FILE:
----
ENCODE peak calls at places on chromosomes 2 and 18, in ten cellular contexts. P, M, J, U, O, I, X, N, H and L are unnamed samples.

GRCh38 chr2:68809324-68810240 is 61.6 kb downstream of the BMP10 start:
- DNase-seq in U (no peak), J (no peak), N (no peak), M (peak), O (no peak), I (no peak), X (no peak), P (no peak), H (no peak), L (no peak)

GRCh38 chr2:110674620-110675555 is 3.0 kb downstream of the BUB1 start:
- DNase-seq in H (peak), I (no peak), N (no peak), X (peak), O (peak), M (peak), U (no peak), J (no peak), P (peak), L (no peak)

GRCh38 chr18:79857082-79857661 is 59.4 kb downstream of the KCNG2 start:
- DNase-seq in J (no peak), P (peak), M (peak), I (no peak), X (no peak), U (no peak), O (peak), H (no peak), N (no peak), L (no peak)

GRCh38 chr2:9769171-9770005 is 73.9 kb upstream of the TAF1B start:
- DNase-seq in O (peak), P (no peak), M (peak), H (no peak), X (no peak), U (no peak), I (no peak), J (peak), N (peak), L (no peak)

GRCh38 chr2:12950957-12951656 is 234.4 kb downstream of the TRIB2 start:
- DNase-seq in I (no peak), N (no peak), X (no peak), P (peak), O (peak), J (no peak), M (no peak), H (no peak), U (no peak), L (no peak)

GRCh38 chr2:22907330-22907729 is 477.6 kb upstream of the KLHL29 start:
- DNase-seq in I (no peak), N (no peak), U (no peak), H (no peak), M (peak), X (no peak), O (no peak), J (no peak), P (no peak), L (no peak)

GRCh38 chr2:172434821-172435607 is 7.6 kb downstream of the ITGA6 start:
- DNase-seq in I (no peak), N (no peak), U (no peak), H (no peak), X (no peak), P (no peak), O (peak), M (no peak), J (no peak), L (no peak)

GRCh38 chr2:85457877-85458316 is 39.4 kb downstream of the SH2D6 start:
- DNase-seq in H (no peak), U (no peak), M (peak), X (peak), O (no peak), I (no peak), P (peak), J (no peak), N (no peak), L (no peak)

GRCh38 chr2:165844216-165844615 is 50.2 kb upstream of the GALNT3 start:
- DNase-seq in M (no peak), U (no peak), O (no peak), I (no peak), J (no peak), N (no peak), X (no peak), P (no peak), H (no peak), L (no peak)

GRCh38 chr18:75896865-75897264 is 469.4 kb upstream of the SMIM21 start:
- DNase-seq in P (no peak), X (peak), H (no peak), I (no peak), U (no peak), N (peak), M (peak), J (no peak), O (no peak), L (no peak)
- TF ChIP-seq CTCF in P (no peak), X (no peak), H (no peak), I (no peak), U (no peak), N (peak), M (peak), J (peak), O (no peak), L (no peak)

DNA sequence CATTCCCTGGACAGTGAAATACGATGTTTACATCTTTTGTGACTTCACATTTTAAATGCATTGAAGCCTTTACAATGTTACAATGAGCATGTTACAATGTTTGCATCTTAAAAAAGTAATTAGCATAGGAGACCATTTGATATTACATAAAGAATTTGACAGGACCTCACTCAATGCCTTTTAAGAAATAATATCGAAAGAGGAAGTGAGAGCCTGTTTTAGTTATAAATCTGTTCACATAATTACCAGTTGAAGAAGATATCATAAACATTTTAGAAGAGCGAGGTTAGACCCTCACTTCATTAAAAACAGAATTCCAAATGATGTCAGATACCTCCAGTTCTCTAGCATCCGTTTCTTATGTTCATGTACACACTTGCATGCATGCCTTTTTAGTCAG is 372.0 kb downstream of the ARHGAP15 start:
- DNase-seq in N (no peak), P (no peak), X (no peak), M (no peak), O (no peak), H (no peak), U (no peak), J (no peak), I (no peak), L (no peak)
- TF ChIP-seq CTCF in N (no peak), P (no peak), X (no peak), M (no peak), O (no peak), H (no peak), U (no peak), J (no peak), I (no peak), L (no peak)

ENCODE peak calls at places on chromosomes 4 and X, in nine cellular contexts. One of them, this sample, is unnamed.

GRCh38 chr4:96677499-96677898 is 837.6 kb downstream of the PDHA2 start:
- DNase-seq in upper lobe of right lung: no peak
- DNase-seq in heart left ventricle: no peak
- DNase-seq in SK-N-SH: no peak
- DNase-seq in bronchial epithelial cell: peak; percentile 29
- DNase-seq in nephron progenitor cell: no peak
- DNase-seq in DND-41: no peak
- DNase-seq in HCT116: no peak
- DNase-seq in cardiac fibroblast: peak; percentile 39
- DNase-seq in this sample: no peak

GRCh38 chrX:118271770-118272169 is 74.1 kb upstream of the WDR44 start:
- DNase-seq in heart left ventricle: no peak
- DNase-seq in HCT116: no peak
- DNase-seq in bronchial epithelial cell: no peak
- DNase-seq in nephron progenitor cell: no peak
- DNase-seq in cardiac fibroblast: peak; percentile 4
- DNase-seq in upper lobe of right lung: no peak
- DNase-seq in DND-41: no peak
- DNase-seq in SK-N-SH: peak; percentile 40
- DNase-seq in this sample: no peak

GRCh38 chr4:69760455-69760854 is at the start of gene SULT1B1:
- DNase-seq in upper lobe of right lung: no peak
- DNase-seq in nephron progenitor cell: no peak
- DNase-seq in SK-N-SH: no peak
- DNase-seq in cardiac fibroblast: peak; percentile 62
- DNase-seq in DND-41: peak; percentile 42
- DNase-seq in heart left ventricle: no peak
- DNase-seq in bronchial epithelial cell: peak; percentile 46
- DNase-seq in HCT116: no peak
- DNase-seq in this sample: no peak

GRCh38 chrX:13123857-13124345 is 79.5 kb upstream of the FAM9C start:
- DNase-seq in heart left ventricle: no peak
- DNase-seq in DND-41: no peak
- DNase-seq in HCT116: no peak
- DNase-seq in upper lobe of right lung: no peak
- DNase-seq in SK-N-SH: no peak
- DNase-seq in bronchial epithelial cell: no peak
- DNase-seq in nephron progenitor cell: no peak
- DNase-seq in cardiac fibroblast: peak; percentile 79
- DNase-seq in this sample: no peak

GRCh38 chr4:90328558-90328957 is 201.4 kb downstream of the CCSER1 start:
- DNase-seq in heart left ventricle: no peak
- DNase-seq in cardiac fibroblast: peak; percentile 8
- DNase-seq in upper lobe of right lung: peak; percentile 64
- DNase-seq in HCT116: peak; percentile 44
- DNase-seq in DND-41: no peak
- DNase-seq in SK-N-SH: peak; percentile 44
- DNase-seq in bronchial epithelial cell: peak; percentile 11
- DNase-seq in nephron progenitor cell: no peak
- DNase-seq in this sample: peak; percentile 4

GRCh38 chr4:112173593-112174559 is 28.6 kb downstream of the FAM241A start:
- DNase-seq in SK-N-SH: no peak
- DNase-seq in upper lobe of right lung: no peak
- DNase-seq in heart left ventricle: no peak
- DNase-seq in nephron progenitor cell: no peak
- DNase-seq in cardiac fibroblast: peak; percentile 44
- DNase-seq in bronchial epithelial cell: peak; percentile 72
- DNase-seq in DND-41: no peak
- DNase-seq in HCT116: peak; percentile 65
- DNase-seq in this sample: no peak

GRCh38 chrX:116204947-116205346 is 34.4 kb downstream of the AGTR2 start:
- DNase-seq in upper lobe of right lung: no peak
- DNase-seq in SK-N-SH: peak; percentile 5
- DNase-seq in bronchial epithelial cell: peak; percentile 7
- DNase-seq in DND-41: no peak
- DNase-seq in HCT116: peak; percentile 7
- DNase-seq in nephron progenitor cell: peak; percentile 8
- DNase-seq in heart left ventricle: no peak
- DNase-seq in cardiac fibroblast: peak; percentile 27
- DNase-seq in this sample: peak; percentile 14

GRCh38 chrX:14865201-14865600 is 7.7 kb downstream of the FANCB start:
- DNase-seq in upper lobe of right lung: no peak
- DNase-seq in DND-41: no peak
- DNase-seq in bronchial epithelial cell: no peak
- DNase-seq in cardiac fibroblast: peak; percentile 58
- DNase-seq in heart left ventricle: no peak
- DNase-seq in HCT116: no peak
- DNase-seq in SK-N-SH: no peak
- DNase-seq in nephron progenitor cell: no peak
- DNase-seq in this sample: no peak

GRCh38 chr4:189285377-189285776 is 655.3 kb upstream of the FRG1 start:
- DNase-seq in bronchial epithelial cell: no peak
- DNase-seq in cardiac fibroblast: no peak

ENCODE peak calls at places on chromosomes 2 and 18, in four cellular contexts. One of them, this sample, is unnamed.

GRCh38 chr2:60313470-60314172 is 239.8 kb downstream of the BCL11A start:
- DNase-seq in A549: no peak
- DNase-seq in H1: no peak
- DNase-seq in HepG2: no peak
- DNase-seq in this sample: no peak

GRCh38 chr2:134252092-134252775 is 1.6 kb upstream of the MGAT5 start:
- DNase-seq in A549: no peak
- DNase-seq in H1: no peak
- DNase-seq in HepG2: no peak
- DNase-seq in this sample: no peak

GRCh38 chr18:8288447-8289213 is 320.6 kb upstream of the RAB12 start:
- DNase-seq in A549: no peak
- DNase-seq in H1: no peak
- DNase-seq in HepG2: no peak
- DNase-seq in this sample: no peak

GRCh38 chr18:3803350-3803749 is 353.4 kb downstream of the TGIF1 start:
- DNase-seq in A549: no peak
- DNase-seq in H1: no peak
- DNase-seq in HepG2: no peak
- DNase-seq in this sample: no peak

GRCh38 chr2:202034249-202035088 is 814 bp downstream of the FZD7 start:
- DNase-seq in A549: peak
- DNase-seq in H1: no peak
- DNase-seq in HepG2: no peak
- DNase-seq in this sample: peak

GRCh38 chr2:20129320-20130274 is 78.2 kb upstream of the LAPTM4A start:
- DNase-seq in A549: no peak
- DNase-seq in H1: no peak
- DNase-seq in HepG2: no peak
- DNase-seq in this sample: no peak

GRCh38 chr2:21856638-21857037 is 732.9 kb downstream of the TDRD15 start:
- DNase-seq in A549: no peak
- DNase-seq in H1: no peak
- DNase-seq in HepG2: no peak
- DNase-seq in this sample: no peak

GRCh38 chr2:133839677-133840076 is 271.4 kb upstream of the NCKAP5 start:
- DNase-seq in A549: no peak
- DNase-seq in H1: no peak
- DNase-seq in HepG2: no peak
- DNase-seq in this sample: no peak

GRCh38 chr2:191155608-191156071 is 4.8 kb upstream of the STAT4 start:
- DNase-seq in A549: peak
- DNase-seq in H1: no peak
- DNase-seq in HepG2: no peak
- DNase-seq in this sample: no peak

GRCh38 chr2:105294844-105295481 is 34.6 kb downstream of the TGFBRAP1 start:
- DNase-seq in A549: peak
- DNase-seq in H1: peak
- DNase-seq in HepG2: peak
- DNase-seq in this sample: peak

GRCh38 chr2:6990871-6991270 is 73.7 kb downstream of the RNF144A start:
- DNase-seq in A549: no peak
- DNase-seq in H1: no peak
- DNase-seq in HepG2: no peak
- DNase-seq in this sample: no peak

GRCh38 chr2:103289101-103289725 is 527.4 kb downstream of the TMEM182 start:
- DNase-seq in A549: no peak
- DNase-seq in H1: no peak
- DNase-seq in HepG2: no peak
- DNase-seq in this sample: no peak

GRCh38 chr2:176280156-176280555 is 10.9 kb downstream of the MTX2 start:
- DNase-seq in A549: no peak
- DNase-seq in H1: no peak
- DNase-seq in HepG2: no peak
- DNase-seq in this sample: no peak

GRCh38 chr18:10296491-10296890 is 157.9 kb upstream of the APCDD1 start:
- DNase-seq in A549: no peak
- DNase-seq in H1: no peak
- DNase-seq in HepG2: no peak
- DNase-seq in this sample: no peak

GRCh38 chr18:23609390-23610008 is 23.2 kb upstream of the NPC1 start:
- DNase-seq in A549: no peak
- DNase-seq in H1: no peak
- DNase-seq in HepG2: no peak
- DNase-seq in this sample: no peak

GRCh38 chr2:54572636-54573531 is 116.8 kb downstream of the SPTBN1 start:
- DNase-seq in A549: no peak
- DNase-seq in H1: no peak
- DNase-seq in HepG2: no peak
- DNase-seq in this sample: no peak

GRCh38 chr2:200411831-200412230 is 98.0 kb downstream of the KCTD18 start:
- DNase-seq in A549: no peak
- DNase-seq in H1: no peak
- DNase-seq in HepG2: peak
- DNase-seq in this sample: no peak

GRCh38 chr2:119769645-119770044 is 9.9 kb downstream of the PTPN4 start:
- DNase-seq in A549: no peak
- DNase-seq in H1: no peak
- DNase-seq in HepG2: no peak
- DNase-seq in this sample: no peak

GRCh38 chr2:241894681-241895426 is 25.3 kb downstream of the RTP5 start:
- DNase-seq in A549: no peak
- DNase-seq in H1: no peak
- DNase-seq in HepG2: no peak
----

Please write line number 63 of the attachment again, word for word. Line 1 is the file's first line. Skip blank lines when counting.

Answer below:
- DNase-seq in bronchial epithelial cell: no peak